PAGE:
Does The US Really Like Democracy?


The electoral fraud in Iran was bad enough. Certainly, the Western media gave it no shortage of coverage. The human rights violations of countries not allied to the US is usually subjected to closer scrutiny than human rights violations by its allies and client states. In the midst of it, the Sydney Morning Herald ran an uncharacteristic article, noting that Iran was far more democratic than, for example, Saudi Arabia, Oman, Qatar, and the United Arab Emirates. Whereas elements of America’s right have been complaining that Obama has not been vocal enough in criticising Iranian repression, they were largely silent at his recent praise for the "wisdom and graciousness" of the Saudi King.

Some may think I’m overly cynical. The Western media doesn’t take its marching orders from the White House, it cares because an "electoral coup" in Iran is a major human rights violation, and is happening right now.

Okay, well history has furnished us with a paired study. Right now, the Honduran military carried out a military coup. According to elected president Manuel Zelaya, the army attacked his palace and forced him onto a plane, which took him to Costa Rica.

The military coup in Honduras is a far more serious strike against democracy than electoral fraud in theocratic Iran. What sort of reaction can we expect from the US Government, and what sort of reaction should we hope for?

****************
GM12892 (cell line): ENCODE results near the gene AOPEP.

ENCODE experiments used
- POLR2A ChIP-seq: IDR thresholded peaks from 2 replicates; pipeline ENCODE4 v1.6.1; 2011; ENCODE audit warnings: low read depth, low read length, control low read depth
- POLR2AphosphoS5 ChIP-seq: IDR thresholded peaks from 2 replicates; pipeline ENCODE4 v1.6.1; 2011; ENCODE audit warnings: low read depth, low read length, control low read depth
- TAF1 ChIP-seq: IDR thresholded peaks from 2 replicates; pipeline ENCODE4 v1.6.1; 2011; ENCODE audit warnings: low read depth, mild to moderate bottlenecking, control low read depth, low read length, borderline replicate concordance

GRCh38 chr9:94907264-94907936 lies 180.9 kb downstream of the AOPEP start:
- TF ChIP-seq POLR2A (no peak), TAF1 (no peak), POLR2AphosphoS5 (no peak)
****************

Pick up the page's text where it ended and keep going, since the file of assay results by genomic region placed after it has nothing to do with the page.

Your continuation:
Firstly, we should understand the forces involved. Zelaya was planning to hold a referendum on the issue of constitutional reform. His critics suggest this was to enable his re-election in 2010. According to Reuters, he denies he was seeking a second term. CNN Correspondent Karl Penhaul reported something which has gone unreported in much mainstream coverage of the coup: that the referendum on constitutional reform was to push through a variety of "leftist reforms". Penhaul says that Zelaya thought, given the rapid installation of a new government, that the coup was planned by both the military and "powerful political and economic elites".

There are other issues that would have alarmed these elites. The New York Times reported that Zelaya was a "leftist aligned with President Hugo Chavez". The New York Times does not like mentioning the increased regional cooperation in Central and Latin America, particularly the Bolivarian Alternative for the Americas. This includes, in addition to Honduras and Venezuela, seven other countries, including Cuba, Bolivia, Nicaragua and Ecuador.

What do these countries have in common? They have leftist governments, and have turned away from US hegemony towards a system more independent of the US, based on mutual support. They are desperately poor, and with the exception of Cuba, have tremendous wealth inequalities. Reuters notes that Honduras is "one of the poorest countries in Latin America", with "massive unemployment" and "lacklustre economic growth" this year.

Can we find other clues to understanding the current crisis in the corporate media? Returning to the New York Times, we are told that this is the "first military coup in Central America since the end of the Cold War". Reuters, less censoriously, notes that Chavez "accused" Washington of backing the attempted coup against him in 2002, and mentions the US role in former Haitian president Jean-Bertrand Aristide’s return to power in 1994.